I couldn’t have a better teacher to be by my side. He has terrific patience with me, introducing me to various aspects of life in academia and the pace with which it operates. In class, he gives me full freedom as an equal when it comes down to everything from grading to in-class analyses and discussion of students’ writings. He has been very supportive of my interest in entering academia and provided many great ideas. MTS is blessed to have him on board.
What is the one thing you hope your students get to walk away with when they are done with your class?
Other than my baklava? Wow, hard to beat that. Seriously, though, I hope they feel that their horizons have broadened, as cheesy as that sounds. I really want my students to leave the semester saying, “I feel that I not only learned a lot, but I’m a better person now because 1) of what I learned, and 2) how I’m going to use that knowledge-base and gift that I’ve been given.”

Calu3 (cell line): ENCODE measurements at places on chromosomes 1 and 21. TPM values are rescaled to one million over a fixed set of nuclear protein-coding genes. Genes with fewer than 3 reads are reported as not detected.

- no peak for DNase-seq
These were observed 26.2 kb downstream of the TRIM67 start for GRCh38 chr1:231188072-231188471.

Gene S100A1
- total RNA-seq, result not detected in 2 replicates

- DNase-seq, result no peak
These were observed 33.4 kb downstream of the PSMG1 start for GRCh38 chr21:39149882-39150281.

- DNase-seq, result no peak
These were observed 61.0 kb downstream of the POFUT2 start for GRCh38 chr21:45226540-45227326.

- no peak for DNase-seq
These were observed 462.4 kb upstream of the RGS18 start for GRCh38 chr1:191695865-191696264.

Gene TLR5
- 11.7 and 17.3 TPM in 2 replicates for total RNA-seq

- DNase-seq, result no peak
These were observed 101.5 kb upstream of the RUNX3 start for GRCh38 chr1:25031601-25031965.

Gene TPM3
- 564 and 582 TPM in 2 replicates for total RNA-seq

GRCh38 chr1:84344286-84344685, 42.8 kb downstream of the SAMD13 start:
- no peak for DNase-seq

What’s on your playlist right now?
Nothing. Sorry, I can’t concentrate and listen to music at the same time. You? What’s on your playlist? (Um, I’m still listening to the Yusaf Islam CD you gave me!).
The food you hate the most?
Ugh, my mom’s split pea soup. It’s the worst thing I ever tasted (and Mom knows this reality)! Thank GOD she hasn’t made this during my adult life – the memory from 35 years ago is still that painful!
If you could meet anyone, dead or alive, right now, who would it be and why (and you can’t say the Prophet!)?
Khawla bint Tha’laba.
Here’s the context: Back in the day, one way in which divorce was possible in Arab culture was through zihar, a specific expression that reduced the wife to the status the the husband’s mother’s backside, meaning the wife was completely devoid of sensual attraction. Under Arab custom, zihar was irrevocable and thus, it became prohibited for the husband to touch his wife, and yet she was not free of the marital bond. It’s unknown what made Khawla’s husband, Aws ibn Samit, reject Khawla with this vulgar expression, but when it happened, she was stuck without any ability to override such norms and customs. So she decided to take her concerns to a higher power – to God.